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Re: Irregularity in human languages (was Re: irregular conlangs)

From:Don Blaheta <dpb@...>
Date:Monday, October 4, 1999, 16:28
Quoth Carlos Thompson:
> Most irregularities are either sound changes (like {e} -> {ie}), phonetic > changes (like {c} -> {zc}) or some diferent paradigms (I will call a sound > changes those which are not predictable in present language but obey a rule > in old Spanish or Latin, while a phonetic change are those you can predict > in present language).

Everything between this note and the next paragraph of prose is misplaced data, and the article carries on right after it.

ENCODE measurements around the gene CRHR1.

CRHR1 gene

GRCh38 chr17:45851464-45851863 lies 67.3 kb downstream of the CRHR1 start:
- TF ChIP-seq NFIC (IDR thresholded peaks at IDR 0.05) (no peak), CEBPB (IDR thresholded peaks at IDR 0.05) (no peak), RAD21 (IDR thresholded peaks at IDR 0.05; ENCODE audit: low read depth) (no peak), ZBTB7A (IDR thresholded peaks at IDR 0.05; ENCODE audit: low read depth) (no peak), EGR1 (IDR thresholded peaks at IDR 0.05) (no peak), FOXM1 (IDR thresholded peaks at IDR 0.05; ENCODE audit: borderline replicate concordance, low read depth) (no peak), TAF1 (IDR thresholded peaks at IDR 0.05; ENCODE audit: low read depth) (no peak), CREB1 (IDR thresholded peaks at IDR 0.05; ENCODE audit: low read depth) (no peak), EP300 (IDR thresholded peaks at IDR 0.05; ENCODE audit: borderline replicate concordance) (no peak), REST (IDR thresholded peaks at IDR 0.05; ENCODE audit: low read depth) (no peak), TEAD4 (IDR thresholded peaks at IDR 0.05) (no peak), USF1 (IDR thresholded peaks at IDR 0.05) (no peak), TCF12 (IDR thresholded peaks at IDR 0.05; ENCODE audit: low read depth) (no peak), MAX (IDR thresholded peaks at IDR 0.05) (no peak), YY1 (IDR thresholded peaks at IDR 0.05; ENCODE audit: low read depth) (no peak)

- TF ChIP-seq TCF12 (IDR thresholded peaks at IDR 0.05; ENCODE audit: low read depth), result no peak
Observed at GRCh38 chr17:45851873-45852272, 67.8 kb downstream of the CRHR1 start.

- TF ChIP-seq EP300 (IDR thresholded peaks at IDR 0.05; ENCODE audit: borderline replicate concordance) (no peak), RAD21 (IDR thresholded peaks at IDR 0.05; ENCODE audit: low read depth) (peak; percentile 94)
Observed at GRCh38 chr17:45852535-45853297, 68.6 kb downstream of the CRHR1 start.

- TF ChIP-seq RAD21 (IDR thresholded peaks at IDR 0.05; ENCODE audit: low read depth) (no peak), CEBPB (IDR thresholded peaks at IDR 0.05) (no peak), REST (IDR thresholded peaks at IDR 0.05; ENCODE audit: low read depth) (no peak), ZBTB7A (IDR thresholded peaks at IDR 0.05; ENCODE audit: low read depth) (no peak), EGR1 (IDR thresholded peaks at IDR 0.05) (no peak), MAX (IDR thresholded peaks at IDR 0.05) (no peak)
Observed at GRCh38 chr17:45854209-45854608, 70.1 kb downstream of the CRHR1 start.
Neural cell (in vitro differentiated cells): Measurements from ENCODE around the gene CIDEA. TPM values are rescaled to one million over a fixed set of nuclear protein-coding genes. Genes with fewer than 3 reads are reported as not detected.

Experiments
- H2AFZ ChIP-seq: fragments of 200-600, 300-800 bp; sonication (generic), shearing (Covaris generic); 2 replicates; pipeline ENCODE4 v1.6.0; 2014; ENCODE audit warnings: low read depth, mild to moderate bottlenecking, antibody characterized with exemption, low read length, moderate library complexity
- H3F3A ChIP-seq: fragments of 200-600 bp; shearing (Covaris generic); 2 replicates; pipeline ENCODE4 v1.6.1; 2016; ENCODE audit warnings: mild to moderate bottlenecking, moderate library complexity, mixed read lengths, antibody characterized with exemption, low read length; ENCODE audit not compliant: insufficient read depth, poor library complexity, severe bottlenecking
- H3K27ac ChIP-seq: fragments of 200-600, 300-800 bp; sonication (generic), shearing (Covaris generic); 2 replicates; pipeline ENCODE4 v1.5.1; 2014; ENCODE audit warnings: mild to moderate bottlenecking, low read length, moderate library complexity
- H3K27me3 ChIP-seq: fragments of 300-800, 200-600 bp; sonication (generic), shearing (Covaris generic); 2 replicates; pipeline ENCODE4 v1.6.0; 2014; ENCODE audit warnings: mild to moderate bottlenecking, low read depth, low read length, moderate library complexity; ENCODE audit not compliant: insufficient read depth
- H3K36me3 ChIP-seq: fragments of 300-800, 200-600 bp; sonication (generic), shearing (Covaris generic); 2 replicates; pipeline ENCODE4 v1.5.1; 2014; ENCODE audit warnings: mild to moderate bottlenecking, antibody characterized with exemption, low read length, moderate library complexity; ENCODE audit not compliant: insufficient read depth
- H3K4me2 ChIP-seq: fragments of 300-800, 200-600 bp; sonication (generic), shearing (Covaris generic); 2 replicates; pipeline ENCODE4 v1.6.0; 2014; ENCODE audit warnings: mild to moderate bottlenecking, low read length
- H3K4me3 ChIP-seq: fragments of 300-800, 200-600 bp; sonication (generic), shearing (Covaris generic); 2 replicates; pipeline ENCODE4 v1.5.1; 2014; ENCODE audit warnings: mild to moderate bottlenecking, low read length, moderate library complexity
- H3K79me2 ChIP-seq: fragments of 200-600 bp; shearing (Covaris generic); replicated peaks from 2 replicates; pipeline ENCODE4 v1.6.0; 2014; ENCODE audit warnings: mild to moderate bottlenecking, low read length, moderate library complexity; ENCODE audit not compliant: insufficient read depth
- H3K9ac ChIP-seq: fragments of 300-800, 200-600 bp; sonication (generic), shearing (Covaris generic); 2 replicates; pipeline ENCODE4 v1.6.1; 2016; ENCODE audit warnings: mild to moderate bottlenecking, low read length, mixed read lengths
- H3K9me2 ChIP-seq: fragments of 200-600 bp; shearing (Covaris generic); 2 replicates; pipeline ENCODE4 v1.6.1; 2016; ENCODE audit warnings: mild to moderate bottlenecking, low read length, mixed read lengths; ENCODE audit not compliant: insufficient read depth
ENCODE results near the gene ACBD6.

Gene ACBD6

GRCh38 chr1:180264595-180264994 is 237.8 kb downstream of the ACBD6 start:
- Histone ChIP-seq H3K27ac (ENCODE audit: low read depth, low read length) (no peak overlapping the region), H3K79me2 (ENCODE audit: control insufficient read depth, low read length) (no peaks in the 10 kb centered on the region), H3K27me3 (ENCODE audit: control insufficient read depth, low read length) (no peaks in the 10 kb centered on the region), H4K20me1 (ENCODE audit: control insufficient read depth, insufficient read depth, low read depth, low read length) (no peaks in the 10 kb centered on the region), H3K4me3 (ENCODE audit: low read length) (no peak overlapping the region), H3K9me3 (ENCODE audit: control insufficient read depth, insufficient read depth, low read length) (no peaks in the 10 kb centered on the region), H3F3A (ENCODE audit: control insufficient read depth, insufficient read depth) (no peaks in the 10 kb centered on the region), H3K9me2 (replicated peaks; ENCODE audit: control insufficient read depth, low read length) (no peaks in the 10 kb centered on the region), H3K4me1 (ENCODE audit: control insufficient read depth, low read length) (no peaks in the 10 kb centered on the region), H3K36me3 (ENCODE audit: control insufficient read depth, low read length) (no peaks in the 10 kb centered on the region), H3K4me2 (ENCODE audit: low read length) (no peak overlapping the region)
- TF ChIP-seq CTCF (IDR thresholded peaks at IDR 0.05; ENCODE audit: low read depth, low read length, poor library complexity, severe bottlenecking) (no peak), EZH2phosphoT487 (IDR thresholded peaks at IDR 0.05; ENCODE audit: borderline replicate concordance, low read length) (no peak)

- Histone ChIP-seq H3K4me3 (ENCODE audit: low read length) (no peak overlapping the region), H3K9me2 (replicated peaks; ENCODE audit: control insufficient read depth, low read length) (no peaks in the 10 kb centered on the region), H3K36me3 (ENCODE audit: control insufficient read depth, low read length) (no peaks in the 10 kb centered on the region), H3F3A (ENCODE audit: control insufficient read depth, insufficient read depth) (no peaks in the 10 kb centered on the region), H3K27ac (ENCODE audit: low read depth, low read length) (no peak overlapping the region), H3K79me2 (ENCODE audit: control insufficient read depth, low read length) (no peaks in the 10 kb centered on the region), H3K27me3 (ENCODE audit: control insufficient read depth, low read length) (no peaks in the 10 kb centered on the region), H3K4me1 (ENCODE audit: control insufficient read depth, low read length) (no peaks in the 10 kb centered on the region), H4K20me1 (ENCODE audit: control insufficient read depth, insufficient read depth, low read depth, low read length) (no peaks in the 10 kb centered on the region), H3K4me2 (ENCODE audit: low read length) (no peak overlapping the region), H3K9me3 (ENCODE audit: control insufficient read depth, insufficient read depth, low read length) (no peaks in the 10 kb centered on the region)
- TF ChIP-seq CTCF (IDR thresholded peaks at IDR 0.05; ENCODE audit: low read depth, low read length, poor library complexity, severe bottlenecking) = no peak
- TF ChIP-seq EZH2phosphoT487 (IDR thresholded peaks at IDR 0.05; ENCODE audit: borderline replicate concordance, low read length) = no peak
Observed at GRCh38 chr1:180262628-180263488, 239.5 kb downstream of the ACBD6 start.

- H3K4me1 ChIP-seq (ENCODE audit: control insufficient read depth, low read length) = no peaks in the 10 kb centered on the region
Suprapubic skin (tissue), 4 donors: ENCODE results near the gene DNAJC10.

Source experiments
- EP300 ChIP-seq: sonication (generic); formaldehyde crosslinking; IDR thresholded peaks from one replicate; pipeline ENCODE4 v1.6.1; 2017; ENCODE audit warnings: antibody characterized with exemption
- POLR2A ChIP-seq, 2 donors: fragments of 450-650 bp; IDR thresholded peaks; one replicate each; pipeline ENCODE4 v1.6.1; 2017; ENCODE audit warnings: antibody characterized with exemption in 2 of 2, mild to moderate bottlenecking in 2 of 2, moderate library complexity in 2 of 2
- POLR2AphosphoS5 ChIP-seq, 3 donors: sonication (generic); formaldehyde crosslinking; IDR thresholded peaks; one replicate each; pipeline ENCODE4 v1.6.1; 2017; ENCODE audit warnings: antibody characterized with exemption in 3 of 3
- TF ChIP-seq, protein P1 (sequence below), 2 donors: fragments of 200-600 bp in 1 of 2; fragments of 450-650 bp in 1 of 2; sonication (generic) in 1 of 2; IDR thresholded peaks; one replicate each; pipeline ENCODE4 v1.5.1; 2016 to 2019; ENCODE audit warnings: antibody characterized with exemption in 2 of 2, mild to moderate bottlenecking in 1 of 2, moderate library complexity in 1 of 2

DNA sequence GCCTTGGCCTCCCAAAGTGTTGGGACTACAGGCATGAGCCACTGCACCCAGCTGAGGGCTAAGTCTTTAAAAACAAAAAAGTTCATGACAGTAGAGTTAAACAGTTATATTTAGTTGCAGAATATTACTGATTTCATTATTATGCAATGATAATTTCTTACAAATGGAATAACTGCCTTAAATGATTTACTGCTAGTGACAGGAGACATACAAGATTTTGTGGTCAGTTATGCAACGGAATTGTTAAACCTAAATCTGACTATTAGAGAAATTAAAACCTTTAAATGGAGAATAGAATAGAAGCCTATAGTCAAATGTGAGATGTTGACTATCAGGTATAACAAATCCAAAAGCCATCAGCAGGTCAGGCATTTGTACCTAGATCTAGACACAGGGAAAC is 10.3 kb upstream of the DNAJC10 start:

It occurs to me that this is a really useful distinction; the former ("sound changes"; one could call them "non-productive transformation rules") are useful to learn so that you can recognise unfamiliar forms when reading/listening, while the latter ("phonetic changes" or "productive transforms") can be learnt both for recognition and production. To bring this back around to the English verbs, the "-es instead of -s" rule is a productive, phonetic transform, while the various strong-verb paradigms are a good example of "sound changes" that could be recognised but not necessarily guessed (some moreso than others, of course). -- -=-Don<>-=- When a man goes on a date he wonders if he is going to get lucky. A woman already knows. --Frederick Ryder